The City of Växjö in Sweden was the first municipality in the world that back in 1996 set a goal of becoming fossil fuel-free. In 2003, Växjö began working towards the implementation of its first ecoBudget aiming to set clear environmental targets and track progress towards them. This is integrated with the city’s financial budgeting and reporting system. The ecoBudget laid the ground for collaboration between various city departments to reach the CO2 reduction targets. Växjö represents a city that has successfully decoupled its economic growth from CO2 emissions..

Take a look via Växjö's EcoBudget at Green City Times!


Tampere is the first Finnish city that adopted a climate budget (in 2019). It imposes ceilings on sectorial CO2 emissions between 2020 and 2030. Following in the footsteps of Oslo’s climate budget, the City of Tampere has formed 37 sets of measures along with various performance indicators, timeframes, and budget impacts in its roadmap to climate-neutrality by 2030. Some of the CO2 reduction measures are also expected to result in cost savings for the city.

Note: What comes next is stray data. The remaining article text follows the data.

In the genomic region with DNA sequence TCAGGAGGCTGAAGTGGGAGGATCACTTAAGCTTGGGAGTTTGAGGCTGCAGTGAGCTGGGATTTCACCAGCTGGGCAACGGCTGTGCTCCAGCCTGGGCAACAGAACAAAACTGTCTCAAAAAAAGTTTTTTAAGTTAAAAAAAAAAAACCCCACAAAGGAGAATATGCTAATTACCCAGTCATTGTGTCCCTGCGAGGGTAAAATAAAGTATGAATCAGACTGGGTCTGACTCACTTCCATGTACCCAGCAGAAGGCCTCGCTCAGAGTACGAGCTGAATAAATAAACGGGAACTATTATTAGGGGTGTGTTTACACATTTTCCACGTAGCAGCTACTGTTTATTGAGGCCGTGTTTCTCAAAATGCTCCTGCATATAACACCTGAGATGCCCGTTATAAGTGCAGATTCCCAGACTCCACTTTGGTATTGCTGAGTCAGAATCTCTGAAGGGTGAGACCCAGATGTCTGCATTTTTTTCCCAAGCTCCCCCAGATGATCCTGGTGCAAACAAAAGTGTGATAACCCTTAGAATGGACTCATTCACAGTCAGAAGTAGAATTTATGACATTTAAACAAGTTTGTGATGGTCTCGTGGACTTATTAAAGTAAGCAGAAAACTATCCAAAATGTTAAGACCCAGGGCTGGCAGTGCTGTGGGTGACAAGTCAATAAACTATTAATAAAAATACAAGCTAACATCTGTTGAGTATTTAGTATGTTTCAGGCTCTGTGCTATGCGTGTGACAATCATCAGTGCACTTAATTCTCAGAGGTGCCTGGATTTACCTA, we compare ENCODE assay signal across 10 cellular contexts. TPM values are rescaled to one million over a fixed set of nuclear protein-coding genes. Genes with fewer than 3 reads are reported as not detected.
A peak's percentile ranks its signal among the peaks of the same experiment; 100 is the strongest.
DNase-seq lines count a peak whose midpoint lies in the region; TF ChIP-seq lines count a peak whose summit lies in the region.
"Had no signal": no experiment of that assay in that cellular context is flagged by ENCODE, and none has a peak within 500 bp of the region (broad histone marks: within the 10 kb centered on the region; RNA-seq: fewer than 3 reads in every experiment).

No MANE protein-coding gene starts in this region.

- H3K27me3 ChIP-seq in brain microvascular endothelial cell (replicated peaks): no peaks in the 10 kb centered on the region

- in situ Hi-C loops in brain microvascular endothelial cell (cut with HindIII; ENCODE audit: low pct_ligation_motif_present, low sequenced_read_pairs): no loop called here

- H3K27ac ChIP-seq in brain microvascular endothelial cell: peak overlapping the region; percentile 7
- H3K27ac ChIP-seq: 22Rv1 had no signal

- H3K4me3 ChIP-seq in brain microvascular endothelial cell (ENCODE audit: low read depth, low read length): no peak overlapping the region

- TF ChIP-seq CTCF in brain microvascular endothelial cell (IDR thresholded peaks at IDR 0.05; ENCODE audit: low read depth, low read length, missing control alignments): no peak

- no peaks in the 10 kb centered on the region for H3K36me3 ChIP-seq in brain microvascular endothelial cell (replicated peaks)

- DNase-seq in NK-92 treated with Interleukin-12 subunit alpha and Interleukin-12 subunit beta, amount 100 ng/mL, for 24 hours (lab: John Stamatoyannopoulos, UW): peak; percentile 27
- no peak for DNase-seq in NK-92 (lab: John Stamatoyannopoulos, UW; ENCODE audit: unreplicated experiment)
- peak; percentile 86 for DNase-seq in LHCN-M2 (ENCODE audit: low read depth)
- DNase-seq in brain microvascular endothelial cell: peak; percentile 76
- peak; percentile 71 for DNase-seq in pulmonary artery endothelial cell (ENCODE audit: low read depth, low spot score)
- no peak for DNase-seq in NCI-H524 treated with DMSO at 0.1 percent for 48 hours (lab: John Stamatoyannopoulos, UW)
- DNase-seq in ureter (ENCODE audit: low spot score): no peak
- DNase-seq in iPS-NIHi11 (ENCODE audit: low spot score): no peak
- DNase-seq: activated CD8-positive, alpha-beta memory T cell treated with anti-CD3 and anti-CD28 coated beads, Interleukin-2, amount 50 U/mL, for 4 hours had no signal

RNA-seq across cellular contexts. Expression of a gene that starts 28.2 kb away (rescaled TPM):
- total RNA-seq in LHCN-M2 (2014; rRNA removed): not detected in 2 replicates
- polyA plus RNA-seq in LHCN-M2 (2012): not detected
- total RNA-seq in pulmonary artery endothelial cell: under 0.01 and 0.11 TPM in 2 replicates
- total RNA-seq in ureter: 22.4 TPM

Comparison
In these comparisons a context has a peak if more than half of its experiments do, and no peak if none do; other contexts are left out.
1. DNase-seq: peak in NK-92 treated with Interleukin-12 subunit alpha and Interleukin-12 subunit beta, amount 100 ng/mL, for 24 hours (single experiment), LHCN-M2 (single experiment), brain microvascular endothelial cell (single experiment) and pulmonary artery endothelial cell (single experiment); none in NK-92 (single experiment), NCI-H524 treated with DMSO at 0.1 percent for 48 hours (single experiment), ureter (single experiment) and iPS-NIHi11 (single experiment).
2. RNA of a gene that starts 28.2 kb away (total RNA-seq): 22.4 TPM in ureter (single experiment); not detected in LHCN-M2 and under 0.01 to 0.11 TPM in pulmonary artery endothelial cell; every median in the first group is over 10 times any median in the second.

Linking the City’s Climate Objectives
to its Annual Budget Cycle

In real life situations, public budget or financial cycles consist of various interrelated processes that feed into each other. In cities, at least five general stages of an annual budget cycle – from budget preparation to budget appraisal – can be distinguished, as shown in Figure 1. Driven by the city’s strategic CO2 emission goals, each of the stages comprises specific climate-focused budgeting tasks.

A climate budget should be an integral part of the overall city budget. In other words, the information on the city’s annual climate objectives, measures, and results is combined and presented together with the respective finance figures throughout the budget cycle.

Combining climate and financial data for budgeting and reporting purposes becomes important for better informed decision-making on cost allocations and investments. Climate budgeting is an evolving practice that needs to be assessed and adjusted for its effective functioning with little bureaucratic efforts for staff.

Key Steps for Setting Up a Climate Budget

The introduction of a climate budget consists of the following four major stages.

What Is Needed for Successful Implementation?

For climate budgeting developments in cities, several lessons can be drawn – Dos and Don’ts –
from different public budgeting reform experiences around the globe.